Use the app to view the Alamo Fort grounds and discover educational information using the interactive icons.
3D rendered animated depicting the events of the Battle Of The Alamo.

Alamo 360

The 360 photography captured in pre-production went through an editing process to deliver high quality 360 images of each location. A top view map of the Alamo displays several points of interest. Visitors can tap each icon to visit each location as if they were standing on the diorama itself.

360 view images allow users to rotate their camera to see details of the diorama
360 view of the Alamo Church

Meet The Characters

The mobile application features 3D animated models of 6 key figures in the conflict. The visitor can place each figure in their physical space and watch the figure come to life.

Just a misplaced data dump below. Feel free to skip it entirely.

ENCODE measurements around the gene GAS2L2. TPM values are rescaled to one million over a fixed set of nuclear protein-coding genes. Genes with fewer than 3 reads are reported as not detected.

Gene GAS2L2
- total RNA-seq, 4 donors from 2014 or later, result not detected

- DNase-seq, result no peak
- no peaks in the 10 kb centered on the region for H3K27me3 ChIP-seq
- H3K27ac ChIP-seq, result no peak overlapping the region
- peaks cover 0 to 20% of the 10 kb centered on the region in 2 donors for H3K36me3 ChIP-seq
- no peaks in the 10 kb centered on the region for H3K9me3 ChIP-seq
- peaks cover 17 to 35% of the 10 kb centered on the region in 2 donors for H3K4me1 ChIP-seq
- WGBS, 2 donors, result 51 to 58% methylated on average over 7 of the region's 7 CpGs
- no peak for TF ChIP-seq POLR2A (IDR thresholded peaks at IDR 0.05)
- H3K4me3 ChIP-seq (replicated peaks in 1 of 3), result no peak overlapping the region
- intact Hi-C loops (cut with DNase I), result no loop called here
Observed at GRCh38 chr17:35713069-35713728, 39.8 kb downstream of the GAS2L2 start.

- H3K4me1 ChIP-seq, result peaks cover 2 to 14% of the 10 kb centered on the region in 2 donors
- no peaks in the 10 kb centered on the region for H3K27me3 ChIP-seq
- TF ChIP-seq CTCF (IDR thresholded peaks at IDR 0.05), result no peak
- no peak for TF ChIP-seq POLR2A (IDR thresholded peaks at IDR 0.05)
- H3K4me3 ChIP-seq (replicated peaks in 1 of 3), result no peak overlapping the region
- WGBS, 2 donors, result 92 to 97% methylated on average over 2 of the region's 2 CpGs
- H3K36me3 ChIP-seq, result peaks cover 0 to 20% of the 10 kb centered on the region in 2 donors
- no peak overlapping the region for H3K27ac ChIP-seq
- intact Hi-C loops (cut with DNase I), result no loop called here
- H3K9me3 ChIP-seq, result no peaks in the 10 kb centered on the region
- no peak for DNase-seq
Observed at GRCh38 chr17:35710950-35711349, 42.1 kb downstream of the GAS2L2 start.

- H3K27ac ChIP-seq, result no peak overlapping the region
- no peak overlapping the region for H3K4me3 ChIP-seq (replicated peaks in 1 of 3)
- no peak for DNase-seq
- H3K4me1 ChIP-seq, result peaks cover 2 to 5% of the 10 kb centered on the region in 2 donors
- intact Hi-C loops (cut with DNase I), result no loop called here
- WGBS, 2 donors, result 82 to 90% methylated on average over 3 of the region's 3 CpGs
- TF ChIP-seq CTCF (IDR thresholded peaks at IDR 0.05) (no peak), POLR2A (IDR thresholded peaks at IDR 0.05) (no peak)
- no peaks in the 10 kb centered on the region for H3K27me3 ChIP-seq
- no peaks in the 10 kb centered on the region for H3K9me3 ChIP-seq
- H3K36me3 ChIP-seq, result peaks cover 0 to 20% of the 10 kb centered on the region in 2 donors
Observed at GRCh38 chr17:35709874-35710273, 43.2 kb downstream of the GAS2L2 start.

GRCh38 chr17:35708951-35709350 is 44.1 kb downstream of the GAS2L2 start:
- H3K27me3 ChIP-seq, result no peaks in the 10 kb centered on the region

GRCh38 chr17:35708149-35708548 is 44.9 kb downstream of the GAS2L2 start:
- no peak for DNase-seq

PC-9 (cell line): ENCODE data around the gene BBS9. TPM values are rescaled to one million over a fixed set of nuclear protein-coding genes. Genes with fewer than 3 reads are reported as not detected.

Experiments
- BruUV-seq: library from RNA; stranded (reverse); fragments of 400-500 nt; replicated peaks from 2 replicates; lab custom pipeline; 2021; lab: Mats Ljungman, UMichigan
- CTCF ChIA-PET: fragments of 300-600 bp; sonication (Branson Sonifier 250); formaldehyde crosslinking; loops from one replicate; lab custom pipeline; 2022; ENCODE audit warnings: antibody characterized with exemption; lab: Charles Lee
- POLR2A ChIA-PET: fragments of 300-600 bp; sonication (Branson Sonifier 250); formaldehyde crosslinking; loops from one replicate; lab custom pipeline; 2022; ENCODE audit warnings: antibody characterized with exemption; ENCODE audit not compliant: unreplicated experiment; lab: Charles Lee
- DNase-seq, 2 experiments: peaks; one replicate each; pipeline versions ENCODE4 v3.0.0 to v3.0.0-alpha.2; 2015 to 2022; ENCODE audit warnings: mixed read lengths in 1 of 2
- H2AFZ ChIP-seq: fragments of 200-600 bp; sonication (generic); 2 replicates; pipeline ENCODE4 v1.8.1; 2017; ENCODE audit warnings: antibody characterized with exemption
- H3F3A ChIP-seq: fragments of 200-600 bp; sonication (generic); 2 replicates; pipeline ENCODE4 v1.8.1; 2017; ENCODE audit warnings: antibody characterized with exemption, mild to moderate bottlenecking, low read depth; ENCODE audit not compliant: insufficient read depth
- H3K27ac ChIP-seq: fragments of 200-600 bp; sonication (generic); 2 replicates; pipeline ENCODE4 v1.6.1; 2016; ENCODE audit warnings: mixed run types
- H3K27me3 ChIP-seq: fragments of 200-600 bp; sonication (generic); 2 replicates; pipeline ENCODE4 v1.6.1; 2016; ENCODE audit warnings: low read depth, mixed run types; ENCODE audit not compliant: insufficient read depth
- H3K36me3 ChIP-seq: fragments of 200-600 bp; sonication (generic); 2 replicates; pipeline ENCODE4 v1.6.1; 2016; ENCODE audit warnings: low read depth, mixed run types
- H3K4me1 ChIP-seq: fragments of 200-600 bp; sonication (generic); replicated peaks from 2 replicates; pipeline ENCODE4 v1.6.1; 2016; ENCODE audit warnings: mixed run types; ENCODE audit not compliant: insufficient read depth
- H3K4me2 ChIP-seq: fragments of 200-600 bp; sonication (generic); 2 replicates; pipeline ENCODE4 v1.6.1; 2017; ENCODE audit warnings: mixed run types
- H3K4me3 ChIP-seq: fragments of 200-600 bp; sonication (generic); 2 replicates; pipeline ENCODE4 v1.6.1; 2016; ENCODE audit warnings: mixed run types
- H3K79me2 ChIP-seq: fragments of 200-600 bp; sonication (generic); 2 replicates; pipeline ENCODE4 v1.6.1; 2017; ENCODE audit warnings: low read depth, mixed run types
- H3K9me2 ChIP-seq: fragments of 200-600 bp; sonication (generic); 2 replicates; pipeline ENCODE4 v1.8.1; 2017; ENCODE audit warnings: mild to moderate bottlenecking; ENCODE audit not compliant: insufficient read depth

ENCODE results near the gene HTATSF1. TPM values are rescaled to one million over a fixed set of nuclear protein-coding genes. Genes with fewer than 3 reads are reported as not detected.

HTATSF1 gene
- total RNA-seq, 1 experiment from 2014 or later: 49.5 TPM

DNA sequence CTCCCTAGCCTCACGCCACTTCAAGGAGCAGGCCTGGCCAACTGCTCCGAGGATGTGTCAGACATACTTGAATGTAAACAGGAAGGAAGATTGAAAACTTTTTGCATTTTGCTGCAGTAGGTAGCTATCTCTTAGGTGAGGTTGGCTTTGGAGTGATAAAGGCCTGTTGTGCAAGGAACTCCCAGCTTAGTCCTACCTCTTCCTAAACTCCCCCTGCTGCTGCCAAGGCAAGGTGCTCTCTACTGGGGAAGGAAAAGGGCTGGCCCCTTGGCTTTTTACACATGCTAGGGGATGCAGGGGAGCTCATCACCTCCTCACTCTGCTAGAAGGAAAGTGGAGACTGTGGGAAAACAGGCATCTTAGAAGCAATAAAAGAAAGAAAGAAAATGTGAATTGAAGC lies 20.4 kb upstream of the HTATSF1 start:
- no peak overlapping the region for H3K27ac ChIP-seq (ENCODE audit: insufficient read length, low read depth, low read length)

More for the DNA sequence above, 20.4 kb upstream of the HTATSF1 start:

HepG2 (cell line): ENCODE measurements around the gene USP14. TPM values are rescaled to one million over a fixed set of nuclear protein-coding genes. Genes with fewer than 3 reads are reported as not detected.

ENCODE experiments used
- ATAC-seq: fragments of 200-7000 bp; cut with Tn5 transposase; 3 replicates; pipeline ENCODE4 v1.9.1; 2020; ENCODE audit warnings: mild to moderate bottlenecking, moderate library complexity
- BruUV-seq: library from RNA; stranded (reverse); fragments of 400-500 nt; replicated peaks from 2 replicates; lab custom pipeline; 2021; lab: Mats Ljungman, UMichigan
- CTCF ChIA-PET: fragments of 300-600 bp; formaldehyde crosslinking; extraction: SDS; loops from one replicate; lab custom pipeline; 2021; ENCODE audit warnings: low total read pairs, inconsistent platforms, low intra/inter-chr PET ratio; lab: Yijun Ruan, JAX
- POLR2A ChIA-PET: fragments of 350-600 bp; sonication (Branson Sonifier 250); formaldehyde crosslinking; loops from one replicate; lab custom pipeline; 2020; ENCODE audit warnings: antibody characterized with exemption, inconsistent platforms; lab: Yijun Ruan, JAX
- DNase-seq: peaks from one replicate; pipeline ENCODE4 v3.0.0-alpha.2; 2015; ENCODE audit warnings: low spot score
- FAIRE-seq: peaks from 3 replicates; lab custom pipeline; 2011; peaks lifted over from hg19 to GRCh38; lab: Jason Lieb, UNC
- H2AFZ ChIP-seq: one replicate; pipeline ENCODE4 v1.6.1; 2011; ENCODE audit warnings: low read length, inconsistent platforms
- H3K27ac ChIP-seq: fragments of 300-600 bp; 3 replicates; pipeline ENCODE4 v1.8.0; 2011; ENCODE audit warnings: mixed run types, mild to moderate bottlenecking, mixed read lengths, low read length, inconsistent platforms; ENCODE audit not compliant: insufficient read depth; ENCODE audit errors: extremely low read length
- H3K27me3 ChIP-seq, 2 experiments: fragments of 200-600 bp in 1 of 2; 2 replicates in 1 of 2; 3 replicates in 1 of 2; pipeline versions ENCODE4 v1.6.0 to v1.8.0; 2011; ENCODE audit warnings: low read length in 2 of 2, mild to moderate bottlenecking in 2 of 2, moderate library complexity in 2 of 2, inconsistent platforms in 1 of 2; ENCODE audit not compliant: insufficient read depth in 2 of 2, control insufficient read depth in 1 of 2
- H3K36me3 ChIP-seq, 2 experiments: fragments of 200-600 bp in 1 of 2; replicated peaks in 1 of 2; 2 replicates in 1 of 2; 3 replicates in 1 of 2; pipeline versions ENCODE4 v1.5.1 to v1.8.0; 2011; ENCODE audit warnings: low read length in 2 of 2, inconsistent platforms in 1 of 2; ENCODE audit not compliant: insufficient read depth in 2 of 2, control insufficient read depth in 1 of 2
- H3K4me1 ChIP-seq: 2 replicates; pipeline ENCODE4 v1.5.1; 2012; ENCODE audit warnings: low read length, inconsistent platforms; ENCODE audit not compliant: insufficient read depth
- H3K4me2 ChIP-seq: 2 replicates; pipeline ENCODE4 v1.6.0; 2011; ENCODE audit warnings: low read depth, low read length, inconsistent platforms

Using your device camera, you can see interactive flags that serve as points of interests on the Alamo Diorama.
Animated 3D model of David Crockett playing the fiddle above the Alamo Diorama
Animated 3D model of Santa Anna riding a horse

Working With QuantumERA

QuantumERA develops immersive business solutions utilizing technology like augmented reality, virtual reality, and mobile applications. Our creative and development team collaborate with organizations across industries to provide valuable insights and build tech-driven solutions that move them forward. Contact us to learn more about our immersive business solutions and technology capabilities.

Organization: Dallas Historical Society

Client: Karl Chiao

Technology: Mixed Reality

Platform: iOS / Android

Project Date: May 2021

Dallas Historical Society Website